Tuesday, May 27, 2008

Plans submitted!

Today on the way to work I threw the plans into the mail box!

We wanted to submit them weeks ago, but they were rejected for some minor details. We had the architect add that and today I dropped them off. Now it's all waiting until July 8th, the date of the construction hearing.

We got a few estimates and realized wood ceilings would be way too expensive (almost 4 times as much as brick ceilings). Based on the new, more detailed figures I got the new price tag of € 44800. Yuck! That's $68000... not including insulation and exterior stucco.

The house next door project is dead... the walls are incredibly moist (moldy 3 feet up from the floor) and the roof framing is fairly close to collapsing. One main support is already missing a 1 foot section and several tie beams are like styrofoam. Based on local property values the lot would be wort maybe €1500, the house (if it were in perfect condition which it clearly isn't) €8000. Their asking price: €45000.

Besides, it has been butchered badly, the only(!) original items left are: the shot brick walls, the shot roof framing and one interior door. So even I would advise to bulldoze it.

Wish me luck for the hearing!

Monday, May 5, 2008

Tale of a house

Like most old house people I'm always nosy when it comes to checking out other people's old houses. Recently I had the chance to take a brief look at a random old house.

Outside I had a hard time dating it. Two of the sides visible from the street are plain modern stucco, one is fiber cement. The roof is corrugated asbestos cement, something incredibly popular in the 1970s and 1980s. Roof trim: 1970s or 80s semi-rustic rural tasteless. Windows: vinyl double pane. Based on the fiber cement I'd have put the construction date in the 1950-1965 period, with extensive remodeling in the 70s or 80s. Facing the yard there is a weird bumpout slapped to the side, with a narrow front door and a window.

The only thing that pointed towards a much earlier date were the unusually small windows. Narrow windows went out of favor prior to WWII, exceptionally low ones prior to 1900. These seem to be both. 1960s and especially 70s construction loved overly wide if not huge, low windows. Only recently the old style small windows, usually with divided lights became popular again.

Two wweks ago I got in for the first time... even with all exterior doors open the first thing that struck me was the thick cigarette smoke smell. The bumpout is some kind of a hallway, vinyl flooring, windows (three windows and three doors in a room no more than 10 square meters or 100 square feet) and a somewhat decent wood ceiling. A doorway led into the kitchen. 1970s knotty pine paneling, a tiny window that hasn't been cleaned for decades and a hedge blocking all sunlight. A huge brown and black wood stove (1970s too) also designed to work as a central heating boiler. To the left I could see a real old door with two vertical panels, 4 glass panes and a rim lock. That confirmed my suspicions based on the window size - the house is 1820-1870 rather than 100 years younger. It leads to the only bedroom. Blue-grey and pink wall to wall carpet, beige-ish wall paper, even covering the door trim. Every available square cm of floor crammed full with stuff. Ceiling painted baby blue, paint coming off in chips the size of my flat hand.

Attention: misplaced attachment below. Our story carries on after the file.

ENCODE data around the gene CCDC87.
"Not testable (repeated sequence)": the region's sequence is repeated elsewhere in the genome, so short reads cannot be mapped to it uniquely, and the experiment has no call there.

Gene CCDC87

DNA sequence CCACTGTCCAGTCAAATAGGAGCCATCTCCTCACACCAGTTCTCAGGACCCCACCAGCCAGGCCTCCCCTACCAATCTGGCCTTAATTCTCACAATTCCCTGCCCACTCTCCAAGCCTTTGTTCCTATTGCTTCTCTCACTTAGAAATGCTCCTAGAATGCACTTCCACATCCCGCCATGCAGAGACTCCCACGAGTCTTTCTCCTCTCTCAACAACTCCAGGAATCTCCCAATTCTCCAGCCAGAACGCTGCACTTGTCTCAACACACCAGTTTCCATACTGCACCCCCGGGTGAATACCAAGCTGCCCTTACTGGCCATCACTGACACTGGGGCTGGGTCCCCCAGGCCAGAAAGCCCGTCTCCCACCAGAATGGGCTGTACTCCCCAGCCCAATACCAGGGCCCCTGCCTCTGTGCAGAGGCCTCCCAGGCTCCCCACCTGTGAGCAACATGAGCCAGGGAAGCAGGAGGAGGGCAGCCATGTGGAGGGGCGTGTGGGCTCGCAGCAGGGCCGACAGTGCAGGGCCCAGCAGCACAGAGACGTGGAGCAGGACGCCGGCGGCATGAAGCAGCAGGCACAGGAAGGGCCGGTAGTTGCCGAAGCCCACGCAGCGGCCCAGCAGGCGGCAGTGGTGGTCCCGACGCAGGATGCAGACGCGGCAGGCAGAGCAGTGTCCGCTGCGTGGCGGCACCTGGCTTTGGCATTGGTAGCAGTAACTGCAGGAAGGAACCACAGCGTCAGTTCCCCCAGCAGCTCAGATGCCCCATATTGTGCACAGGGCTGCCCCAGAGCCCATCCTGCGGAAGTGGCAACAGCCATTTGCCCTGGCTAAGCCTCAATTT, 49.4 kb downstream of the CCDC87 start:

I quickly made a 180 degree turn and got out of there... veen though it was definitely the cleanest room I had seen so far. To the right of the kitchen there is an indefineable room with a few kitchen cabinets, nicotine stained dark grey walls and a wall mount hot water tank.
In the back there is a double kitchen sink that drains directly onto the ugly tile floor. Next to it someone partitioned off a tiny cubicle barely holding a toilet bowl across the door and a small shower pan.
On to the last room... a20cm step up onto the laminate flooring into a crammed living room (sort of). I don't remember much of it... the back wall covered with the aforementioned pine, obvious moisture damage on one interior wall.

The attic is only accessible over a rickety ladder (precisely a stepladder leaning onto the wall) and shows evidence of a fire in one spot.

In the yard there is a so-called shed that reminds me ofthe slums in Calcutta or anywhere... it seems to be slapped together with whatever leftovers someone had at hand.

The owner asked me to help her carry out two pieces of furniture... the first thing I noticed were my hands stuck to them due to all the filth, followed immediately afterwards by a heavy cat smell.

After I had the stuff out I made a polite excuse and ran to wash my hands... yuck!

Can you say dirty? The owner and her sister chain smoked during the entire time I helped them...

Regarding our pigsty plans: we'll be out in the country next weekend, until then I have to add the hundred little last minute details (by hand since the plans are already signed by the architect) and put them into some kind of folder to submit them. We need to submit three copies each in a separate folder, one for the owner of the property (my grandmother), one for the permit applicant (my grandmother) and one for the council... bureaucracy is just the same all over the world. Actually I think Austria is one of the less bad countries after reading horror stories about France and Belgium.

We're also still waiting for the contractor bids... should have been there weeks ago.